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Author Topic: Meaningful Way to Characterize Reverb?  (Read 4547 times)

Dan Mortensen

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Meaningful Way to Characterize Reverb?
« on: May 03, 2012, 03:09:25 pm »

Hi Everyone,

Is there a meaningful way to visually represent the characteristics of one reverb vs. another?

I'm working on a project that will examine CBS' 30th St. Studio (torn down for many years), and the excellence of its reverb chamber (emulated contemporaneously at Abbey Road and many other places).

The thought arose to compare a live chamber to a digital one (we have access to a small chamber that a guy built in his basement recording studio, which he has tried to optimize to sound like the 30th St. one), and then I thought of all the hours I've spent trying to get a believable sound out of digital reverbs and am wondering if there's a way to create some kind of picture that I can see what I like, so then there's a goal to shoot for, and thus a way to try to replicate it.

A waterfall plot jumped to mind, but I have a SIM which does not have that feature, and am at a loss to know where to go next.

So I guess that's several questions:

1) Is there a particular measurement system that will accurately characterize the parameters of interest in a reverb device which you have access to?

2) Would matching two visual representations from two devices result in matching reverb sounds?

3) If all you have is previously recorded work, and thus have no way to put a specific signal through the chamber, is there a way to characterize the reverb (as discussed above) contained in the recording?

Thanks for the help,
Dan

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Thomas Harkin

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Re: Meaningful Way to Characterize Reverb?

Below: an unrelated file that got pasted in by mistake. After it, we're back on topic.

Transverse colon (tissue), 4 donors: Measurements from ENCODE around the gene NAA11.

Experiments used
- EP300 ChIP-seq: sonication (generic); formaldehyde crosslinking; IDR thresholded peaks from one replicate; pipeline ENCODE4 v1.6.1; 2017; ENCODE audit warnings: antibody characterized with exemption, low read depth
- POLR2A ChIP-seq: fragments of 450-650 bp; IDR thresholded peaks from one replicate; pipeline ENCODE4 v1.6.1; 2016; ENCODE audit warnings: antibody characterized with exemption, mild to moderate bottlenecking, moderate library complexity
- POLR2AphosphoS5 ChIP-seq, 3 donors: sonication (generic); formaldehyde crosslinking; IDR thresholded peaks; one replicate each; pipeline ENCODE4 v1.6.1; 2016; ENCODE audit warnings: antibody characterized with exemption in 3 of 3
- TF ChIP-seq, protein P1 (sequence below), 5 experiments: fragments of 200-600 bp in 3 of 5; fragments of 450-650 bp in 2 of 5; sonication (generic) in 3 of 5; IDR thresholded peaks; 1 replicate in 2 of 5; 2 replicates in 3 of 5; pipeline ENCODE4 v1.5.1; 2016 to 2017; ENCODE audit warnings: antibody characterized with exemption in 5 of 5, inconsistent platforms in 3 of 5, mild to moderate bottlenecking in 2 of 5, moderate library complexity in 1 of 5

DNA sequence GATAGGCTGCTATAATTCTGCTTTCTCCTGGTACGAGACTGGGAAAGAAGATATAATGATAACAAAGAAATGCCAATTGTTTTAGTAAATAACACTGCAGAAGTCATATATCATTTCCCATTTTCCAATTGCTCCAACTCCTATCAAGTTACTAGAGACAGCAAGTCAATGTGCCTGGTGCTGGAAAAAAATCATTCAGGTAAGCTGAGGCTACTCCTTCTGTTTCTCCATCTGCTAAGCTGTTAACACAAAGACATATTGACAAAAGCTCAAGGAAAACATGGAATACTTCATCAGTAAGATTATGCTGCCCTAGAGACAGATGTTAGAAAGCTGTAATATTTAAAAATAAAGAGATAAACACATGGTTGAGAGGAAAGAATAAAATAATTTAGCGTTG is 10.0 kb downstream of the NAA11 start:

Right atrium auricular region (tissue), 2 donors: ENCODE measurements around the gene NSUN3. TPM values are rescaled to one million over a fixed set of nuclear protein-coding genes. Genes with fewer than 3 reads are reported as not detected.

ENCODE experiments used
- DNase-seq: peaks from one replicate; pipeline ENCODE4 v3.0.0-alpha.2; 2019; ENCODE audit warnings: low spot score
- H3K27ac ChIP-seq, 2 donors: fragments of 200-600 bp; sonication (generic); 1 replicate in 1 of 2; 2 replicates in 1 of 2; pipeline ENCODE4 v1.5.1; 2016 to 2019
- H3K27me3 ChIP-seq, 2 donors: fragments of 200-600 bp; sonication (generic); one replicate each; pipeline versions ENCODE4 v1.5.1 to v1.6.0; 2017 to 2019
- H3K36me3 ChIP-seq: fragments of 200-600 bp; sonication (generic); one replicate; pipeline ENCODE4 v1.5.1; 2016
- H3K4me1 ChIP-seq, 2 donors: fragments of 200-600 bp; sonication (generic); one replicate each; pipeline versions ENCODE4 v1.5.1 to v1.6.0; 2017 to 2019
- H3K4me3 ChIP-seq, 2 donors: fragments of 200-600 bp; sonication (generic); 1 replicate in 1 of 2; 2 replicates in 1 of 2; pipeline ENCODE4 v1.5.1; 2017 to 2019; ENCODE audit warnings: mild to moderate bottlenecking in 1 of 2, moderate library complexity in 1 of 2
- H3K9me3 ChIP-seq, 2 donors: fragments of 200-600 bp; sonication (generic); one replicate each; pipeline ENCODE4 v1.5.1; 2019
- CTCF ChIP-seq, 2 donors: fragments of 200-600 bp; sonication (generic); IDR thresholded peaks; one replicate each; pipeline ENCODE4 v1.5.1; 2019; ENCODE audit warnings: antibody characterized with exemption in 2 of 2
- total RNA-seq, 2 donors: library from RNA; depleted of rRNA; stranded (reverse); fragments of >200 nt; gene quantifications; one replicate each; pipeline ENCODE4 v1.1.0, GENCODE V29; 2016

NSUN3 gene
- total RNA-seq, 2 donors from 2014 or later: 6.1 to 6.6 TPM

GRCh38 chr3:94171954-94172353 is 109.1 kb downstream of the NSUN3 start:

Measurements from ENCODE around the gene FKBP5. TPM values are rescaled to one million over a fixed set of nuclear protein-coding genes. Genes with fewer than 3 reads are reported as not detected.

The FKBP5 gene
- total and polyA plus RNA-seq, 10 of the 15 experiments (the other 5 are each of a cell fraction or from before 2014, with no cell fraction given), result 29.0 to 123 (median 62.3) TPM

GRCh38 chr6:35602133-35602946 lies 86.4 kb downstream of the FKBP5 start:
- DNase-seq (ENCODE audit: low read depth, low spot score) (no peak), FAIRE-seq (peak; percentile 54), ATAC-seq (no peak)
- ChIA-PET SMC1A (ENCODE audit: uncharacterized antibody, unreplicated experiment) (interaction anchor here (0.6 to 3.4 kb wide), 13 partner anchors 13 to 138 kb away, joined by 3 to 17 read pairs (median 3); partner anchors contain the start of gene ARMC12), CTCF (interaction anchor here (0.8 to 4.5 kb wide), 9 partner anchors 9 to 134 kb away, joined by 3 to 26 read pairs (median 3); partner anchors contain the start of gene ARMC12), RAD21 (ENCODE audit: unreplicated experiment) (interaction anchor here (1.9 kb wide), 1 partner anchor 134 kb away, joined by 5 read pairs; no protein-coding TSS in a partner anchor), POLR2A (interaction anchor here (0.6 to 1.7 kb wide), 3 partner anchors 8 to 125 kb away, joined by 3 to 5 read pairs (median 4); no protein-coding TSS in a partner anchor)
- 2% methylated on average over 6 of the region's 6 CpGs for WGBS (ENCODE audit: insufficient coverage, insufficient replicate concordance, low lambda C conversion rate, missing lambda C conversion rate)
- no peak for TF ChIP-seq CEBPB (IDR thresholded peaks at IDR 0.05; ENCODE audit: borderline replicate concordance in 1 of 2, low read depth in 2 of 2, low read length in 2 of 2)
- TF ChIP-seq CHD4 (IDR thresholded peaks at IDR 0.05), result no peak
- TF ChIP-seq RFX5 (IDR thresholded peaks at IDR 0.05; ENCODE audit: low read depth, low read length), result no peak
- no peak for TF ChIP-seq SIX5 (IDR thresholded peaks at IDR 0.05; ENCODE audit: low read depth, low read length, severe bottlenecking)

« Reply #1 on: May 03, 2012, 03:33:25 pm »

Hi Everyone,

Is there a meaningful way to visually represent the characteristics of one reverb vs. another?

So I guess that's several questions:

1) Is there a particular measurement system that will accurately characterize the parameters of interest in a reverb device which you have access to?

2) Would matching two visual representations from two devices result in matching reverb sounds?

3) If all you have is previously recorded work, and thus have no way to put a specific signal through the chamber, is there a way to characterize the reverb (as discussed above) contained in the recording?

Thanks for the help,
Dan

Is this what you are talking about?

http://en.wikipedia.org/wiki/Convolution_reverb

There are a number of programs out there.  I'll try to find out which one a friend of mine used to recreate an outdoor concert space that was video'd.  He didn't have enough inputs for ambient mics, so he recreated the space in the computer.
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Dan Mortensen

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Re: Meaningful Way to Characterize Reverb?
« Reply #2 on: May 03, 2012, 04:31:28 pm »

Is this what you are talking about?

http://en.wikipedia.org/wiki/Convolution_reverb

There are a number of programs out there.  I'll try to find out which one a friend of mine used to recreate an outdoor concert space that was video'd.  He didn't have enough inputs for ambient mics, so he recreated the space in the computer.

Hi Thomas,

Thanks for the response.

That isn't quite what I'm looking for, or at least isn't what I had in mind when asking the questions. And in thinking about it for a minute, I think it actually does answer the questions, but in a way that will be less directly useful to me.